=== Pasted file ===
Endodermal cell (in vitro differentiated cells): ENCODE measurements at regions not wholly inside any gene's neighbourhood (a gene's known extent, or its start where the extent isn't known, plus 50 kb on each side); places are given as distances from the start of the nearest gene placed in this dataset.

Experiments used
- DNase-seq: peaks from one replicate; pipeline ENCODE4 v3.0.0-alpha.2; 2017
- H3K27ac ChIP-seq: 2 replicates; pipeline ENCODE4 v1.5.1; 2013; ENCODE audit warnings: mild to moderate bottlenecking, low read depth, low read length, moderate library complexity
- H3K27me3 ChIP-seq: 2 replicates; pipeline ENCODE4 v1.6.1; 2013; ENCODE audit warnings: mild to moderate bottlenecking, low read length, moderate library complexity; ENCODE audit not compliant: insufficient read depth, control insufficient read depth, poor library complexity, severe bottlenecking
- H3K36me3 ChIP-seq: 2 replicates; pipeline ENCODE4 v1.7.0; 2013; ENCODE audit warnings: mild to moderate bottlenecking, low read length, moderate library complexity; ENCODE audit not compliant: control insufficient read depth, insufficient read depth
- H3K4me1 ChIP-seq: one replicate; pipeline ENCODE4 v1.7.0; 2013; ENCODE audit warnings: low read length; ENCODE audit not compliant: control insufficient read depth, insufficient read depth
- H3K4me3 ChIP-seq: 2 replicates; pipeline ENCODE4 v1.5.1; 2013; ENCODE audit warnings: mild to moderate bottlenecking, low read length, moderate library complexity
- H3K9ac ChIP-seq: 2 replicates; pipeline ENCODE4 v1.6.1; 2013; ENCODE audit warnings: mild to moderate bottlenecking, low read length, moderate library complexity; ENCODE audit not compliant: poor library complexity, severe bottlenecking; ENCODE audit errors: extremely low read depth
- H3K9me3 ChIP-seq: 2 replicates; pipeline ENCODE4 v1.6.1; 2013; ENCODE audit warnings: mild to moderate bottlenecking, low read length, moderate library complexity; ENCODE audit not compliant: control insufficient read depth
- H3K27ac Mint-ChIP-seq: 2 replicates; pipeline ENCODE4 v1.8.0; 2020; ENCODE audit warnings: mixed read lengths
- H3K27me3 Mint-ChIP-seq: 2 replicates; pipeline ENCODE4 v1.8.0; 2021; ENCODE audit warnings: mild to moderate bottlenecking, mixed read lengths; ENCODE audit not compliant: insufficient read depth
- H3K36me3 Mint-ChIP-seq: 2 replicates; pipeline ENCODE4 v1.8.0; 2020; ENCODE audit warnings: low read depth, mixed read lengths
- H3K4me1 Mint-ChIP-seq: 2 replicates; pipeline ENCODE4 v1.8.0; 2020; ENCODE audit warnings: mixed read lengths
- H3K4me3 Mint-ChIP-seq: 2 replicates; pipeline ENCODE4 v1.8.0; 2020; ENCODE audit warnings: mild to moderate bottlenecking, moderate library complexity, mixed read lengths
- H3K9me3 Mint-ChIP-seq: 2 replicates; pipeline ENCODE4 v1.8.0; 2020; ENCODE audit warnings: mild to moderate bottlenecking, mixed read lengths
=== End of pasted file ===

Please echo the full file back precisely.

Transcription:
Endodermal cell (in vitro differentiated cells): ENCODE measurements at regions not wholly inside any gene's neighbourhood (a gene's known extent, or its start where the extent isn't known, plus 50 kb on each side); places are given as distances from the start of the nearest gene placed in this dataset.

Experiments used
- DNase-seq: peaks from one replicate; pipeline ENCODE4 v3.0.0-alpha.2; 2017
- H3K27ac ChIP-seq: 2 replicates; pipeline ENCODE4 v1.5.1; 2013; ENCODE audit warnings: mild to moderate bottlenecking, low read depth, low read length, moderate library complexity
- H3K27me3 ChIP-seq: 2 replicates; pipeline ENCODE4 v1.6.1; 2013; ENCODE audit warnings: mild to moderate bottlenecking, low read length, moderate library complexity; ENCODE audit not compliant: insufficient read depth, control insufficient read depth, poor library complexity, severe bottlenecking
- H3K36me3 ChIP-seq: 2 replicates; pipeline ENCODE4 v1.7.0; 2013; ENCODE audit warnings: mild to moderate bottlenecking, low read length, moderate library complexity; ENCODE audit not compliant: control insufficient read depth, insufficient read depth
- H3K4me1 ChIP-seq: one replicate; pipeline ENCODE4 v1.7.0; 2013; ENCODE audit warnings: low read length; ENCODE audit not compliant: control insufficient read depth, insufficient read depth
- H3K4me3 ChIP-seq: 2 replicates; pipeline ENCODE4 v1.5.1; 2013; ENCODE audit warnings: mild to moderate bottlenecking, low read length, moderate library complexity
- H3K9ac ChIP-seq: 2 replicates; pipeline ENCODE4 v1.6.1; 2013; ENCODE audit warnings: mild to moderate bottlenecking, low read length, moderate library complexity; ENCODE audit not compliant: poor library complexity, severe bottlenecking; ENCODE audit errors: extremely low read depth
- H3K9me3 ChIP-seq: 2 replicates; pipeline ENCODE4 v1.6.1; 2013; ENCODE audit warnings: mild to moderate bottlenecking, low read length, moderate library complexity; ENCODE audit not compliant: control insufficient read depth
- H3K27ac Mint-ChIP-seq: 2 replicates; pipeline ENCODE4 v1.8.0; 2020; ENCODE audit warnings: mixed read lengths
- H3K27me3 Mint-ChIP-seq: 2 replicates; pipeline ENCODE4 v1.8.0; 2021; ENCODE audit warnings: mild to moderate bottlenecking, mixed read lengths; ENCODE audit not compliant: insufficient read depth
- H3K36me3 Mint-ChIP-seq: 2 replicates; pipeline ENCODE4 v1.8.0; 2020; ENCODE audit warnings: low read depth, mixed read lengths
- H3K4me1 Mint-ChIP-seq: 2 replicates; pipeline ENCODE4 v1.8.0; 2020; ENCODE audit warnings: mixed read lengths
- H3K4me3 Mint-ChIP-seq: 2 replicates; pipeline ENCODE4 v1.8.0; 2020; ENCODE audit warnings: mild to moderate bottlenecking, moderate library complexity, mixed read lengths
- H3K9me3 Mint-ChIP-seq: 2 replicates; pipeline ENCODE4 v1.8.0; 2020; ENCODE audit warnings: mild to moderate bottlenecking, mixed read lengths